Bettws Hall, Powys

Today’s best shoot providers draw from the best big business techniques to maximise capacity and optimise commercial potential, writes Robert Dangerfield. Take Bettws Hall in Montgomeryshire, for example. Here Gwyn Evans has balanced the equation of production in quantity and delivery of the highest quality. He’s achieved this through a combination of passion and innovation in the sector and constant scrutiny on yield. 

Gwyn Evans    BettwsHall (JonathanMMcGee)    A Bettws Hall chick    Rearing chicks at Bettws Hall    Bettws Hall (taken by JonathanMMcGee)

The business model spins around game-breeding and shooting - consisting nine shooting estates in five counties, employing some 150 full-time employees. This business has also diversified into premium accommodation and hospitality. Showcased on the website are exciting shooting-related international spin-offs, and the regional dealership for all-terrain versatile vehicles.

The largest producer in the sector in Europe, Gwyn says: “We’ve set over eight million pheasant and partridge eggs this year. We sell birds at three stages retail as chicks, and then poults – and finally as game on Bettws’ own shoots.” This is a self-regulating production cycle. “We sell as many as possible as chicks. Poults – both partridge and pheasant – are an increasing high-value product since consistently we can provide a specified volume, breed, quality and delivery-date – and, in many cases we can deliver all that in a value-for-money package. The balance, stock our own shoots.”

8 Million Eggs per year at 37.6˚C for 24 days

Bettws delivers to these testing requirements using a versatile battery of 25 incubators. In each over 90,000 pheasants, or over 130,000 partridge eggs are nurtured in a 24-day process at 37.6˚C. The fertility of every egg is tested, and thereafter it’s rate of development. Every egg is turned hourly to ensure even growth. Hatched chicks are sorted, graded and carefully-packed into bespoke-designed boxes in compartments of 50 in spun-raffia. “All will be delivered to the customer within hours of hatching,” Gwyn adds.

Poults are brought-on in batches of 1,000 in generously large protected pens – with a heated unit large enough for all-birds’ comfort, heating and feeding appliances and for the rearer to operate. The 50 or-so rearer’s fields may have  up to 40 of these pens, they will be supplied all the equipment and feed they need. They supply the land, water and care until the birds can be collected and dispatched to the customer. And here, attention to detail fosters continuous improvement. Biosecurity minimises visits between rearers, but they clearly enjoy rivalry at their own level which meets its climax in an annual rearers’ awards event. “Our average yield 95% across all farms but the winners is usually in the high 90%’s. When we do see losses we work with the rearer to investigate. It’s a matter of attention to detail.” From this a rearers’ culture has developed to control light, temperature and human interaction.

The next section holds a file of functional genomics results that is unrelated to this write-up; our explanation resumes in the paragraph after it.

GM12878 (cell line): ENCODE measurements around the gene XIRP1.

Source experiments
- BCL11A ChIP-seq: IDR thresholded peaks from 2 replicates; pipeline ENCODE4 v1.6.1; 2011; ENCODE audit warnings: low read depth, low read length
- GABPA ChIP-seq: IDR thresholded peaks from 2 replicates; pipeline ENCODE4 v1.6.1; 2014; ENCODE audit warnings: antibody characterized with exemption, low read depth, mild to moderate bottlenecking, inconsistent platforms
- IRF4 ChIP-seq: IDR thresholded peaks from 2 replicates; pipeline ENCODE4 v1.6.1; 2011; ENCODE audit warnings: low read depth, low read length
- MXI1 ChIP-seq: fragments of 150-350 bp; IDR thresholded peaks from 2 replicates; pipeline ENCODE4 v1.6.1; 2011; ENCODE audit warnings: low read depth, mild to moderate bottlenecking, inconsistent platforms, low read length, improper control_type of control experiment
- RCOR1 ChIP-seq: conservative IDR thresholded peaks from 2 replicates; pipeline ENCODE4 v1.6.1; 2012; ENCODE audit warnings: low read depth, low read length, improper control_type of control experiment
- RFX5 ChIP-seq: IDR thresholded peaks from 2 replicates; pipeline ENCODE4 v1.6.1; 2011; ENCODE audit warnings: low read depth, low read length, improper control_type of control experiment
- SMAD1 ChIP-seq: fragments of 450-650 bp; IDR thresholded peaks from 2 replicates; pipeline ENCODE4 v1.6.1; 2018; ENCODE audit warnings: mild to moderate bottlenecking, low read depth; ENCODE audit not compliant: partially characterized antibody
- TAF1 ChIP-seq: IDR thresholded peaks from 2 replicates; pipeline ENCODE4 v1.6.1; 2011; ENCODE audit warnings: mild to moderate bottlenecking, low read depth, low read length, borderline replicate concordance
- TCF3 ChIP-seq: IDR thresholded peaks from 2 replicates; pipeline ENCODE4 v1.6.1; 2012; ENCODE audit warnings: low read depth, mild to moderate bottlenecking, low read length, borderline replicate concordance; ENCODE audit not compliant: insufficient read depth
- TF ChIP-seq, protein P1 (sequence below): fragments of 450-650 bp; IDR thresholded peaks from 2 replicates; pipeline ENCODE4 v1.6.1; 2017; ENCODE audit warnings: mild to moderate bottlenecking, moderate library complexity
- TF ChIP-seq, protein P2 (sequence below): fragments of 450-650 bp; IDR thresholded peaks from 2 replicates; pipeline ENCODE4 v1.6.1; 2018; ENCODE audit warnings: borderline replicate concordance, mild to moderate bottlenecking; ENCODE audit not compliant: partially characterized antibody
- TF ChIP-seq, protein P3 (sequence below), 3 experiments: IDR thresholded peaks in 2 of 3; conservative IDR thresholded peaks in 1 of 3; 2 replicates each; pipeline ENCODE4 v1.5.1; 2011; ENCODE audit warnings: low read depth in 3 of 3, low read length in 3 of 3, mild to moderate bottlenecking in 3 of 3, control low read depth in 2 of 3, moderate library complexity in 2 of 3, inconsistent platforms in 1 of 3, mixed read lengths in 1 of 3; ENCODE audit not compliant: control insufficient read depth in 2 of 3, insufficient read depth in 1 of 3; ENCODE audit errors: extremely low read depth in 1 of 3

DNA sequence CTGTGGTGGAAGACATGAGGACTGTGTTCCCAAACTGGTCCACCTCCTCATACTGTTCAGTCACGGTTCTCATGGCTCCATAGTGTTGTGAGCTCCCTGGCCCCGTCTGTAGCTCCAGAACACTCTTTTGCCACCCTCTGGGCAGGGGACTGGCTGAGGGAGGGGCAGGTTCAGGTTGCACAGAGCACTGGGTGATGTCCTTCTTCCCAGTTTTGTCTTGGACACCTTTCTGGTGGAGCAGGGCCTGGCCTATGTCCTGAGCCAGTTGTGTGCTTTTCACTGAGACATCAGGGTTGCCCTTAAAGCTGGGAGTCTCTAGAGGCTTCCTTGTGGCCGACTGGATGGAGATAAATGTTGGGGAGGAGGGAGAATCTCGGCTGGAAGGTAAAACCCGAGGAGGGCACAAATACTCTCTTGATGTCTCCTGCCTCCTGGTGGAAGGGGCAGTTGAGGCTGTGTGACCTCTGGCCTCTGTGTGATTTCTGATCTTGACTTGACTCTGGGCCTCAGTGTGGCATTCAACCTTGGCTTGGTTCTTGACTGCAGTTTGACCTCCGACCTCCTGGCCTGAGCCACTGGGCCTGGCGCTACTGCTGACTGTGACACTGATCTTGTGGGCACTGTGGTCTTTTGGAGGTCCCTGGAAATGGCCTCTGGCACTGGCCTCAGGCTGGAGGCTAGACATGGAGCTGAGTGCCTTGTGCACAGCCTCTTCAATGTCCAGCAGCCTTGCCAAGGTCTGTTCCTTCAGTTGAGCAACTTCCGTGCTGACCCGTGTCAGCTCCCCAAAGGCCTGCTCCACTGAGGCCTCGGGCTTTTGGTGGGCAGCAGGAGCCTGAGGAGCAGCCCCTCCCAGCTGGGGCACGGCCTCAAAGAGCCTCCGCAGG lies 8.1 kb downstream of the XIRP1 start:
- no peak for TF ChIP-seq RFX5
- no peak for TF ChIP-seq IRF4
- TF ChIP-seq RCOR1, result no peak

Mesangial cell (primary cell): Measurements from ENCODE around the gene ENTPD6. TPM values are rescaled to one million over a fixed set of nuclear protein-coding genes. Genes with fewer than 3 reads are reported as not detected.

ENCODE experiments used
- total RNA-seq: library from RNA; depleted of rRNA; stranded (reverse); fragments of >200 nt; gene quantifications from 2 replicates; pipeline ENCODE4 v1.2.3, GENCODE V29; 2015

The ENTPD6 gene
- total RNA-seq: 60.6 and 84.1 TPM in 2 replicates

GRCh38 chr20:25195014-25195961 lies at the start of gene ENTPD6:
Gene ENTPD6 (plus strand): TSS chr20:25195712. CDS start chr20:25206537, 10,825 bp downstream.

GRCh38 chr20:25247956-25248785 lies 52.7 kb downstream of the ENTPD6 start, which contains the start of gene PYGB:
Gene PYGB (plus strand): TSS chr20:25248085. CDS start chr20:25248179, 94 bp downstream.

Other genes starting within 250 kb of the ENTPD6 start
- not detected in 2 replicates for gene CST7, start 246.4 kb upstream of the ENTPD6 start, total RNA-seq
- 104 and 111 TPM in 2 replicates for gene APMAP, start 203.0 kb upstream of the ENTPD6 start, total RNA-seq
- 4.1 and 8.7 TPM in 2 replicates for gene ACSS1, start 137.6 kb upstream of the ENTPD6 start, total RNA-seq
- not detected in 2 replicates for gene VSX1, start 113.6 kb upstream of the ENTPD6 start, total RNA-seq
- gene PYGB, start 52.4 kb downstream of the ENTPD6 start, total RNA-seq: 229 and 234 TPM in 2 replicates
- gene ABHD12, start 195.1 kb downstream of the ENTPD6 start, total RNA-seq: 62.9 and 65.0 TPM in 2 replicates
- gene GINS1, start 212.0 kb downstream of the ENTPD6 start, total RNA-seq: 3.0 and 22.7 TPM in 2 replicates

Gwyn started out in the ‘eighties with a hill-farm, 300 sheep and some cattle. Gwyn continues modestly, “We are a family business. My wife focuses on quality and care in the hatchery. My son and daughter are both involved. Our staff are our neighbours, from families who we have grown-up with.” We are above-all a community business. The business has renovated the local village shop and pub in recent years; it clearly is a business with huge heart.

Gwyn may never have had a strictly corporate approach, but he’s committed major investment into his industrial plant, among the first to have developed a full-scale production-line for game-bird rearing. And his passion’s never been lost in the discipline of process-line management and the building of a strong business identity. “The business has grown with the market. And customers become increasingly more demanding – and competition is increasing. “Our target audience for the shooting side of the business is the top one per-cent. But they are also the most demanding one per-cent, too.”

Tips from Gwyn Evans

  1. Capacity:  Providers must have a consistent source of quality game
  2. Attention to detail: Game rearers must understand their yield and the factors affecting it
  3. Quality: - Of product and service. Increasingly suppliers must be in the top tier to be profitable
  4. Marketing:  Target the market and formulate a compelling message at the right time, in the right places
  5. Listening: To your customers is essential to develop the product and service
  6. Innovate:  Constantly keep moving forward. The perceived traditional business of commercial shooting is “Anything but.”


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